New fears over Australian IS brides
Exclusive: Australian brides of Islamic State (IS) fighters could pose ongoing security threats and must be carefully vetted an international war crimes investigator has warned.
Bill Wiley, the head of the Commission for International Justice and Accountability (CIJA), said the ISIS women played various roles within the terrorist group and, in some cases, may have had a clear criminal intent.
"It's a mistake to think that the women, the adult females with Islamic State, were only there as wives or with no authority outside the household," Mr Wiley told News Corp.
"You can't make any assumptions about the women, just like the men," he said.
"They need to be vetted with an eye to two things:
"Was she simply a housewife? Or indeed was she part of the IS security structures? And it's possible they were involved in both.
"Islamic State internal security structures did incorporate substantial numbers of women basically to deal with offences by other women … Australian, Canadian, British, Russian or any others - it makes no difference. "
Mr Wiley spoke out after visiting Australia and speaking with law enforcement and government officials about the work of CIJA, and as dozens of Australian women and children trapped in a camp for families of IS fighters in northeastern Syria have been pleading with the Australian government to rescue them.
It is understood there are about 66 Australians - 21 women and 45 children - held in the al-Hawl camp containing about 70,000 family members of IS fighters.
CIJA is the first and only private body which focuses solely on investigating and collecting evidence of war crimes, crimes against humanity and genocide with the aim of holding perpetrators to account for their crimes.
Mr Wiley said the IS regime was extremely bureaucratized and kept extensive records, so it is likely more information will come to light about the role of the IS brides.
"They (IS) kept records on absolutely everything, incredibly mundane stuff, either in paper form or digital form," said Mr Wiley.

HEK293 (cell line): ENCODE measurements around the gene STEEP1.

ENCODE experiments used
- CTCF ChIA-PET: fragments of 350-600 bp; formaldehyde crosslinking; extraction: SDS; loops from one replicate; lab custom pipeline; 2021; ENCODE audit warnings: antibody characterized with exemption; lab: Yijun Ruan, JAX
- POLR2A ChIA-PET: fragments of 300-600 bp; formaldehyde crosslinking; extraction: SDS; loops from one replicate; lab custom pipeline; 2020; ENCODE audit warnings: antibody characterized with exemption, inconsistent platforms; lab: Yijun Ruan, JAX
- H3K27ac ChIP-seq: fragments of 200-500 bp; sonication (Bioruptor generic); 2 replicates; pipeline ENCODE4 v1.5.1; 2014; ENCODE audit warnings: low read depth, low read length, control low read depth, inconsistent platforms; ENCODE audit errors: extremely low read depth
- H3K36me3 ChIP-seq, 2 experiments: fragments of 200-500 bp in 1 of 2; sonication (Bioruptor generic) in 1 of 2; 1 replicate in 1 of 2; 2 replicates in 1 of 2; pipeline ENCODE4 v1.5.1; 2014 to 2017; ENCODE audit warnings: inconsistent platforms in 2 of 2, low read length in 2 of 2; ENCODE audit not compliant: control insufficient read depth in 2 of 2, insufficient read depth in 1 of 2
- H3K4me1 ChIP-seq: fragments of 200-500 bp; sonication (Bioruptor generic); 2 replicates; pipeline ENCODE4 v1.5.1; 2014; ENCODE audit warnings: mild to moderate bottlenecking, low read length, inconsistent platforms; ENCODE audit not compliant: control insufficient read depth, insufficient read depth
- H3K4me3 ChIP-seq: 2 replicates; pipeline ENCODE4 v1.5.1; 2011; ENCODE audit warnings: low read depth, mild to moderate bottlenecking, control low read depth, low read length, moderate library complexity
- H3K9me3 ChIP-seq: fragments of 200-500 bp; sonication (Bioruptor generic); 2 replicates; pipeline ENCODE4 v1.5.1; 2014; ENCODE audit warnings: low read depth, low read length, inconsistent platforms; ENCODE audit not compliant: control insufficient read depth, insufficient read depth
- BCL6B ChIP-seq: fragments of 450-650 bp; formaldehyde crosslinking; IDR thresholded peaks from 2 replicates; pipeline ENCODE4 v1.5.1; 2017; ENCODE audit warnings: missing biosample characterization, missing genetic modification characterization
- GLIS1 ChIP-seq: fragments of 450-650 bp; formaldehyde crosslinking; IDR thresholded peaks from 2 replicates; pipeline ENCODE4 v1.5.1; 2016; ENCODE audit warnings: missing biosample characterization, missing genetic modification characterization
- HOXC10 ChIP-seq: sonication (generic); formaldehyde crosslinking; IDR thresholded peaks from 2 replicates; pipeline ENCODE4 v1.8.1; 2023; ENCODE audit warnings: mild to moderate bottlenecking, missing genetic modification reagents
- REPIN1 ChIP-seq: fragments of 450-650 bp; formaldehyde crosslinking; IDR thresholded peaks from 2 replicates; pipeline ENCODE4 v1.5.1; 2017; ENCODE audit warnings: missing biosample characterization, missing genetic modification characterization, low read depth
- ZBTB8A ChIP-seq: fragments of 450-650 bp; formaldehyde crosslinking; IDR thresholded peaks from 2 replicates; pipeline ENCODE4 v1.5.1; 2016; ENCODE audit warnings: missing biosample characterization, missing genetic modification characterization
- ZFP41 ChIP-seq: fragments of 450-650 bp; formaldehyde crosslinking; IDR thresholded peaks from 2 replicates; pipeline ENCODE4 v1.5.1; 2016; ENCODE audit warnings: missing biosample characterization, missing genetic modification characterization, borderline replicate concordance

"And that includes information about the females who went to Syria and Iraq."
He said whatever the reason the women were in Syria and Iraq, for marriage or otherwise, authorities likely tracked their presence, as IS at its peak had quite involved social programs.
"The salaries of fighters would vary according to whether they had a spouse, how many spouses they had, how many children they had, and so forth. If you ask about Australian females, women or indeed any other nationality, the odds are very high that their names are going to turn up in documentary and digital records, identifying their role … whether it was as a wife or women were integrated into certain security structures," he said.
He said women were in some cases armed and played a role in internal security within the population centres and engaged in beatings of other women.
"It's important not to approach the phenomenon of Islamic State women from a, if you will, a chauvinistic or paternalistic perspective, that they are to start with the assumption that they were victims," he said.
"In some cases sure, trickery, love, whatever may have taken them into Syria and or Iraq. But in other cases, there may have been a clear criminal intent.
One of Australia's most notorious IS fighters "owned" at least six slaves at one time, at the height of his reign of terror in Syria.
Information about how the man, convicted terrorist Khaled Sharrouf who has since been killed in Syria, bought the girls, is likely to emerge as evidence is gathered about crimes committed by Australian foreign fighters.
Sharrouf, who was also known by the name Abu Zarqawi al-Australi kept Yazidi girls as slaves and one has already spoken publicly about how he bought her at a makeshift slave market.
The young woman known by the assumed name, Kaleela, to protect her identity, has given testimony to Iraqi lawyers saying that she and another young girl of 11 years old were taken to Sharrouf's house, where they found six more Yazidi girls who were to be "married" to Sharrouf or to work as his servants.
Sharrouf won't be held to account for his crimes, but Investigators from the Commission on International Justice and Accountability (CIJA) are gathering documents, eye witness accounts and conducting interviews with IS members in a bid to collect enough evidence for war crimes prosecutions against other fighters.